Before I could combat the fire, I felt a sudden shudder through the aircraft, quickly followed by another greater than the first. Water immediately started gushing through the turret which made me quickly realise that we had crash landed on the sea. I started rotating my turret to port as I knew if the dinghy had been released it would be floating on the starboard side. But to my greatest consternation my turret jammed after turning only a few inches. Water had now reached my waist. Seconds were precious and my only chance to escape from this now doomed aircraft was to squeeze through the small opening from the turret into the fuselage. After struggling for what seemed like hours, I dragged myself free and fell underwater which had now three quarters filled the fuselage. I made a frantic grab around me for some object in which to pull myself to my feet. I luckily found the handle of a door situated in the starboard side of the aircraft. The water pressure on the outside forced the door inwards giving me exit from this still fast sinking aircraft. Now having my exit before me I felt far safer and I began to think about the rest of my crew, wondering if they had also managed to get out. So in an attempt to satisfy my mind I yelled up the fuselage, "okay fellows?" Apart from the lapping of the water, only deathly silence greeted me.

There was a sudden lurch as the aircraft plunged beneath the waves carrying me with it. I leaned forward and pulled the lever on my ‘Mae West’ and felt a sudden tightening around my chest. I knew then my life jacket was inflated which shot me to the surface. I turned and pressed my parachute harness release, which slipped from around me and sank. On looking round I was amazed to see the front portion of the aircraft still floating with its broken back pointing to the sky. Seeing none of the crew floating around, I started shouting aloud in hopes that they may have drifted from the wreckage. I was greatly relieved to hear someone reply from the other side of the still floating wing. I answered, "Is there anyone there?" He shouted back that he was the only one and that I should swim round to him as he was in the Dinghy.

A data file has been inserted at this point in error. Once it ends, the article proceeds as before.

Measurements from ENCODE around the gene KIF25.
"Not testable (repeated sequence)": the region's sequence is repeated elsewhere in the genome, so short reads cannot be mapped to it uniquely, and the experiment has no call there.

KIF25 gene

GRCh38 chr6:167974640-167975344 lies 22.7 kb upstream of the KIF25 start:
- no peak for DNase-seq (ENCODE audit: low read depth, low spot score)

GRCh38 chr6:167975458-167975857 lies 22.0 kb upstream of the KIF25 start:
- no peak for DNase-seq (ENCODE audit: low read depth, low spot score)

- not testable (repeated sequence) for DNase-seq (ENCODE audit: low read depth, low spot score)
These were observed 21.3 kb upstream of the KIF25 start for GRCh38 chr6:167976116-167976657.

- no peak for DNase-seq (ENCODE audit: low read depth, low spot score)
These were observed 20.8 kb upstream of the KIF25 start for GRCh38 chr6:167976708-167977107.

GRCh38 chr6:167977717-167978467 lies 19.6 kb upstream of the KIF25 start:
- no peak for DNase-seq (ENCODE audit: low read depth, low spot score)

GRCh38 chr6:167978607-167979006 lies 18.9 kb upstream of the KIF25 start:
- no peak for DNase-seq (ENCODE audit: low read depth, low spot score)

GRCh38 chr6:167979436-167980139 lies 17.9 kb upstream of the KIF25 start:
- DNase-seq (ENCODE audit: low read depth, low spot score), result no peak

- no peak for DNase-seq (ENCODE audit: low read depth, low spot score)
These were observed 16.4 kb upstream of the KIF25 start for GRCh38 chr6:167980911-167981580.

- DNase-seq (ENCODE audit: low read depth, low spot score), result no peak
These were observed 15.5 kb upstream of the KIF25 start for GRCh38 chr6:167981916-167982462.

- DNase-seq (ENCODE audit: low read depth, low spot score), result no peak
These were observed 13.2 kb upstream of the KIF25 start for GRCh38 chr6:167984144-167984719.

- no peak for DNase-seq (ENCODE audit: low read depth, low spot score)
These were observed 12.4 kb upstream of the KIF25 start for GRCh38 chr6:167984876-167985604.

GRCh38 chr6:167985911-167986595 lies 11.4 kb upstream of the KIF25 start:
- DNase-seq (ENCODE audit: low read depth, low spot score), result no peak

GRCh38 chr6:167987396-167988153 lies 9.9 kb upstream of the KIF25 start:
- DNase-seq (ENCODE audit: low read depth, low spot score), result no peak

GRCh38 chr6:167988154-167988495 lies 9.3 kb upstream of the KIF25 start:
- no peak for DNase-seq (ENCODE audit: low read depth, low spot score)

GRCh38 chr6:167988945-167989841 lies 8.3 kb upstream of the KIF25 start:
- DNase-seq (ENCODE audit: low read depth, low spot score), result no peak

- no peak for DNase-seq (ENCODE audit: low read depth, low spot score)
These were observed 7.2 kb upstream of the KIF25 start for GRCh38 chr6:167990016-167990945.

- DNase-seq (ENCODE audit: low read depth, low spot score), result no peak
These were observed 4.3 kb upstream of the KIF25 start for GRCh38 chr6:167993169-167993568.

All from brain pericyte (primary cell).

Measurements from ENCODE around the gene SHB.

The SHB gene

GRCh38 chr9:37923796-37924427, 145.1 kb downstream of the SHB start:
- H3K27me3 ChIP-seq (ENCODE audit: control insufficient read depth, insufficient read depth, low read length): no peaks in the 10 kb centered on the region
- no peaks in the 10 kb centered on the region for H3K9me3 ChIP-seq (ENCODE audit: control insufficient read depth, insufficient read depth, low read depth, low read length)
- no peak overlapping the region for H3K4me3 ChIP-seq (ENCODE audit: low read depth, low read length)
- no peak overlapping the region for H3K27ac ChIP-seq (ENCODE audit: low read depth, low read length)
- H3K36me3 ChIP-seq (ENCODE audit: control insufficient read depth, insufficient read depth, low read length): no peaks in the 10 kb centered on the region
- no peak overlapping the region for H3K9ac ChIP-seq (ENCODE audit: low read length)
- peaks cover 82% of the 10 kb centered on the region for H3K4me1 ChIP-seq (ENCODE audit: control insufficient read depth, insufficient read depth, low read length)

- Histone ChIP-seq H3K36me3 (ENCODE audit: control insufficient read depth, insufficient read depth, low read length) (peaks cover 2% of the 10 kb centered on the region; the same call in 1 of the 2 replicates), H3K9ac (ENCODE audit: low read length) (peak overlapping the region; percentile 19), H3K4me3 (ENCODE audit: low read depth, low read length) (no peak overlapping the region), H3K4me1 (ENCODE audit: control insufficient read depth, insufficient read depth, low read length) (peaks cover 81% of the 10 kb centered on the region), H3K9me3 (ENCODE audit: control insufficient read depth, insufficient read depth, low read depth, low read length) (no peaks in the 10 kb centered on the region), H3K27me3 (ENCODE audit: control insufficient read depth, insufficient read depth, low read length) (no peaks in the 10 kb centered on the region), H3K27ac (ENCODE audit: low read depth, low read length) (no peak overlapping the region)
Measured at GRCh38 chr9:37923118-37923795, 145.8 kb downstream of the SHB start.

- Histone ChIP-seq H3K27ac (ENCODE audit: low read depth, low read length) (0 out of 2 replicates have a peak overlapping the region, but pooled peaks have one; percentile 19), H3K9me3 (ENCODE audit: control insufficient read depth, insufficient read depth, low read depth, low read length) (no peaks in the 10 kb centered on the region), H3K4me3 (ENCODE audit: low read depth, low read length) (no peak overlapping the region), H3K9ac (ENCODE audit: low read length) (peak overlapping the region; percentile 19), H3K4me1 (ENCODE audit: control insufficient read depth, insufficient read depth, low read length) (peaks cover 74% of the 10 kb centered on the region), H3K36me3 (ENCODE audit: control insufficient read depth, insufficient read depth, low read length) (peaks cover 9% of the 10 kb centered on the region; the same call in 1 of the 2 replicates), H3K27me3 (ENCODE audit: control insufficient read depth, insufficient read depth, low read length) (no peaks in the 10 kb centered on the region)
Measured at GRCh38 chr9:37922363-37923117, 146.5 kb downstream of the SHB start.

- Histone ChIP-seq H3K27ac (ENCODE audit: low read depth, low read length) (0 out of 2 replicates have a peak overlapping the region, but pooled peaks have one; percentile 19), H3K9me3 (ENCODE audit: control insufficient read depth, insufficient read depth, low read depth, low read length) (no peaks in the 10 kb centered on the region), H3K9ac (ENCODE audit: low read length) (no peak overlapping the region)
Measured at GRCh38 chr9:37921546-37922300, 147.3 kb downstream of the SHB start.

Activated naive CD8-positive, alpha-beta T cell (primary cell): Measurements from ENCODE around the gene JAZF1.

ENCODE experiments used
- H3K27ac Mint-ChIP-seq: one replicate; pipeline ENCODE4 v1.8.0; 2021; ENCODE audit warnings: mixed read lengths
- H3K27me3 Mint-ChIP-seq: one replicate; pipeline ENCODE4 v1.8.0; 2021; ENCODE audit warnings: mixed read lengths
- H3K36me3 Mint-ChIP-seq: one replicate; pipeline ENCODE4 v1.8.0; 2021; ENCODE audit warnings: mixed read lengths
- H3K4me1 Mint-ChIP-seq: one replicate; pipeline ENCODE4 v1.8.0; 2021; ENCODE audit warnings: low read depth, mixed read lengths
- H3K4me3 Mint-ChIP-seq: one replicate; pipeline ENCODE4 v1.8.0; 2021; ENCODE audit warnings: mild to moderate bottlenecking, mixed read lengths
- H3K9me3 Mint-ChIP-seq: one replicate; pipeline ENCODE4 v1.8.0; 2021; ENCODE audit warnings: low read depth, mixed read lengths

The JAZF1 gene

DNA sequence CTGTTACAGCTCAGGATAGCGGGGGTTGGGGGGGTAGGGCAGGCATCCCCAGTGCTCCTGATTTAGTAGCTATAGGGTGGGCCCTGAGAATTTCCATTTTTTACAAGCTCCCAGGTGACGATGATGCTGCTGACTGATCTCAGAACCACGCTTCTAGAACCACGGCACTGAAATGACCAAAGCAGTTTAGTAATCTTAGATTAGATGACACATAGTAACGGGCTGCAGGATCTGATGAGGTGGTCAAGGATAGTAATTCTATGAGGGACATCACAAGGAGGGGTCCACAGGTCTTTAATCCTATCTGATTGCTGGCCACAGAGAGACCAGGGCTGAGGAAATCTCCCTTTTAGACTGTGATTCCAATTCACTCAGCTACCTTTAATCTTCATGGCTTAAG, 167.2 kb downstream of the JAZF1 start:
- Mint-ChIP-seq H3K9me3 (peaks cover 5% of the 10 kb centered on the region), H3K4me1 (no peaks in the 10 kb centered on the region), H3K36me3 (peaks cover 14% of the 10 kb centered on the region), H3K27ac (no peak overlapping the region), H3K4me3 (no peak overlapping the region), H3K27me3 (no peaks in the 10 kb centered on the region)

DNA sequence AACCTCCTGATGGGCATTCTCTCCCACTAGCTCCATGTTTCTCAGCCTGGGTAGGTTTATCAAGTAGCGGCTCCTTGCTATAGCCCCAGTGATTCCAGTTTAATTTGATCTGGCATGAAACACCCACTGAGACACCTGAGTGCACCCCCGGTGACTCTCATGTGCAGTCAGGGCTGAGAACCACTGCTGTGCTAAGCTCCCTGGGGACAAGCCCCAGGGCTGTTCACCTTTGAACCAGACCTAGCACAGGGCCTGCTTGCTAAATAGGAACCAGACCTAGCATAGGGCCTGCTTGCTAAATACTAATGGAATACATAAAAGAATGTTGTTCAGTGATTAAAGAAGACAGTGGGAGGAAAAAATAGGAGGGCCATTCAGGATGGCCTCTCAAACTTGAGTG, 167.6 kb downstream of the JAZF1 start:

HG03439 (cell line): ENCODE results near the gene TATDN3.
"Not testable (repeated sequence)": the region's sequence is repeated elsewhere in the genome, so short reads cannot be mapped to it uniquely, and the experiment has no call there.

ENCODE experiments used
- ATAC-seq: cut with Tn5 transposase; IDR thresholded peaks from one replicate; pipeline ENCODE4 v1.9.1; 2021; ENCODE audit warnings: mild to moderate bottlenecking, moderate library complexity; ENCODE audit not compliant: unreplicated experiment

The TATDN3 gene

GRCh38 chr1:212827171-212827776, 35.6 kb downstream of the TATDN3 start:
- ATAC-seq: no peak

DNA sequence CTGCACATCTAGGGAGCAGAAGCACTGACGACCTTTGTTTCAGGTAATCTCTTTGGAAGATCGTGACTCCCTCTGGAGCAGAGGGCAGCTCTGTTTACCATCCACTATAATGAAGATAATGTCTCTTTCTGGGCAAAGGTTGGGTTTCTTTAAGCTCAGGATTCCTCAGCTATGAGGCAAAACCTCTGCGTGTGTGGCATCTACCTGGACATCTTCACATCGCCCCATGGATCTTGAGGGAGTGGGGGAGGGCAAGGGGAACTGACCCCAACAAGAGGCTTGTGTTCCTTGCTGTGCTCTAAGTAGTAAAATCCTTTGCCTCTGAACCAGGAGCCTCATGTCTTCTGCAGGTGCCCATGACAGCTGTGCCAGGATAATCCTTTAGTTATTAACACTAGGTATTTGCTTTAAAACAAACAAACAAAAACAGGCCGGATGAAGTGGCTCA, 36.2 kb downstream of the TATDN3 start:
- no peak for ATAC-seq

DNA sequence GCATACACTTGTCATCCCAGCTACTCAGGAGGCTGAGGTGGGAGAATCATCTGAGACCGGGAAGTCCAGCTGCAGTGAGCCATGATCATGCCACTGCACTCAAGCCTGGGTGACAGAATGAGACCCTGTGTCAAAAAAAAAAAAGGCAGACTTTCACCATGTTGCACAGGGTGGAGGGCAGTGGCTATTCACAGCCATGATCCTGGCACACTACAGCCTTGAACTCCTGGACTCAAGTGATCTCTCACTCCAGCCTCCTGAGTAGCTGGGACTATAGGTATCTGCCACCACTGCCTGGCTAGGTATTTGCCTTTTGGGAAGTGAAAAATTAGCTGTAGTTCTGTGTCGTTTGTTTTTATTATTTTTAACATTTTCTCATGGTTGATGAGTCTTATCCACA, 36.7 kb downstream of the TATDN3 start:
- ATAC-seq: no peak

On swimming round the wing, the remains of the aircraft were lit up by a beam of light from a boat which was speeding towards us. The Pilot and I were picked up a few minutes later, immediately searched and given dry clothes. Later we learned that this was the flak ship which had shot us down. We were treated very well and later taken ashore at a French port. Here a car was waiting to take us to a Luftwaffe camp, where we received our first interrogation. This soon proved a failure, so we were taken to separate rooms where we were allowed to rest for the first time since our ordeal.

At 9 o'clock, on the evening of the 26th July, we were both taken by car to a railway station where we were transferred by the 10pm train to Paris. We arrived at Paris at 6 am on the morning of the 27th, where we were taken by car to a Luftwaffe Aerodrome on the outskirts of Paris. We were again placed in separate cells and left to stagnate for 14 hours.

At 9 o'clock in the evening we were once more taken by car to the Paris Railway Station to catch a train which took us to Frankfurt. We arrived at Frankfurt at 11am on the 28th July and taken by train to the POW Camp Dulag Luft. We were immediately placed in solitary confinement and more thoroughly interrogated. At 8pm on July 30th, we left the ‘hot house’ and went to the centre camp. Here we were treated a little better than we were in the ‘cooler’.

August 3rd 1942 11:50am, we left Dulag Luft for a three day ride in a cattle truck. We arrived at the army camp Stalag VIIIB on the 5th August 1942.

July 21st 1943, we left Stalag VIIIB with 74 other foreigners and once more taken by cattle truck to Stalag Luft III arriving at 1pm the next day.

January 7th 1944, we left Stalag Luft III for a new camp a few kilometers away called Belaria located on a barren hill.

January 29th 1945, we evacuated Belaria. After several days on the march we arrived at 12 o’clock in Spremburg. Here we rested a couple of hours and then boarded a cattle truck, which brought us to Stalag IIIA arriving at approximately 6pm on Sunday 4th February 1945.

April 22nd 1945, Stalag III A was finally liberated by the Soviet forces.

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My Last Flight - written & illustrated by Arthur E. Adams